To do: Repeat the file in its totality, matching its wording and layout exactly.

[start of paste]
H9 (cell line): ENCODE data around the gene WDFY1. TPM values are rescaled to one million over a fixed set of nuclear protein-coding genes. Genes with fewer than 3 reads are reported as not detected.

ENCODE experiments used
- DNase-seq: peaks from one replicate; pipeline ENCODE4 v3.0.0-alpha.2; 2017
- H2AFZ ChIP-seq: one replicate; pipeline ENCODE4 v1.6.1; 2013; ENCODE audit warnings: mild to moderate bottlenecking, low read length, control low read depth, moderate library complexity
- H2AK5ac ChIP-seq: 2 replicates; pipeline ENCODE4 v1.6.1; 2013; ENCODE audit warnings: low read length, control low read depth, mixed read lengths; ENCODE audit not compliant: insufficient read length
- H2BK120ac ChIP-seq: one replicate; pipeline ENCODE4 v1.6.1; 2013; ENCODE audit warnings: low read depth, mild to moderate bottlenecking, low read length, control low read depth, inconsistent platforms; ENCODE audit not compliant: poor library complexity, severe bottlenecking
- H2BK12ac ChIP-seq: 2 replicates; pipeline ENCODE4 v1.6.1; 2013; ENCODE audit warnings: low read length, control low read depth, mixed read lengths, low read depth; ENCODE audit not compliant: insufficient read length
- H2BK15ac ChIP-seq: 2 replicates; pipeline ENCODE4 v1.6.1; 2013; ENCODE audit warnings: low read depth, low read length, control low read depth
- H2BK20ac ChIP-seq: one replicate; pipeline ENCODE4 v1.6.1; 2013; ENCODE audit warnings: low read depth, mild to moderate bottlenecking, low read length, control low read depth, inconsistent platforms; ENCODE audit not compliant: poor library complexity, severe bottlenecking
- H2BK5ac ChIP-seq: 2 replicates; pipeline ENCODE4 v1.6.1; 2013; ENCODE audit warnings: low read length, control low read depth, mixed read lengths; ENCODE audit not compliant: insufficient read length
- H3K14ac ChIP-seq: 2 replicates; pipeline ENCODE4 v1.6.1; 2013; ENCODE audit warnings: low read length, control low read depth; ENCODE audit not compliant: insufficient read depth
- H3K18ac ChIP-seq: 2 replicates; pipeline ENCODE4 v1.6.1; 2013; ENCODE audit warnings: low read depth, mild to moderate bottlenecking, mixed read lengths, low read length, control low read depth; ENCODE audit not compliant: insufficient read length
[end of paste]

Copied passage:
H9 (cell line): ENCODE data around the gene WDFY1. TPM values are rescaled to one million over a fixed set of nuclear protein-coding genes. Genes with fewer than 3 reads are reported as not detected.

ENCODE experiments used
- DNase-seq: peaks from one replicate; pipeline ENCODE4 v3.0.0-alpha.2; 2017
- H2AFZ ChIP-seq: one replicate; pipeline ENCODE4 v1.6.1; 2013; ENCODE audit warnings: mild to moderate bottlenecking, low read length, control low read depth, moderate library complexity
- H2AK5ac ChIP-seq: 2 replicates; pipeline ENCODE4 v1.6.1; 2013; ENCODE audit warnings: low read length, control low read depth, mixed read lengths; ENCODE audit not compliant: insufficient read length
- H2BK120ac ChIP-seq: one replicate; pipeline ENCODE4 v1.6.1; 2013; ENCODE audit warnings: low read depth, mild to moderate bottlenecking, low read length, control low read depth, inconsistent platforms; ENCODE audit not compliant: poor library complexity, severe bottlenecking
- H2BK12ac ChIP-seq: 2 replicates; pipeline ENCODE4 v1.6.1; 2013; ENCODE audit warnings: low read length, control low read depth, mixed read lengths, low read depth; ENCODE audit not compliant: insufficient read length
- H2BK15ac ChIP-seq: 2 replicates; pipeline ENCODE4 v1.6.1; 2013; ENCODE audit warnings: low read depth, low read length, control low read depth
- H2BK20ac ChIP-seq: one replicate; pipeline ENCODE4 v1.6.1; 2013; ENCODE audit warnings: low read depth, mild to moderate bottlenecking, low read length, control low read depth, inconsistent platforms; ENCODE audit not compliant: poor library complexity, severe bottlenecking
- H2BK5ac ChIP-seq: 2 replicates; pipeline ENCODE4 v1.6.1; 2013; ENCODE audit warnings: low read length, control low read depth, mixed read lengths; ENCODE audit not compliant: insufficient read length
- H3K14ac ChIP-seq: 2 replicates; pipeline ENCODE4 v1.6.1; 2013; ENCODE audit warnings: low read length, control low read depth; ENCODE audit not compliant: insufficient read depth
- H3K18ac ChIP-seq: 2 replicates; pipeline ENCODE4 v1.6.1; 2013; ENCODE audit warnings: low read depth, mild to moderate bottlenecking, mixed read lengths, low read length, control low read depth; ENCODE audit not compliant: insufficient read length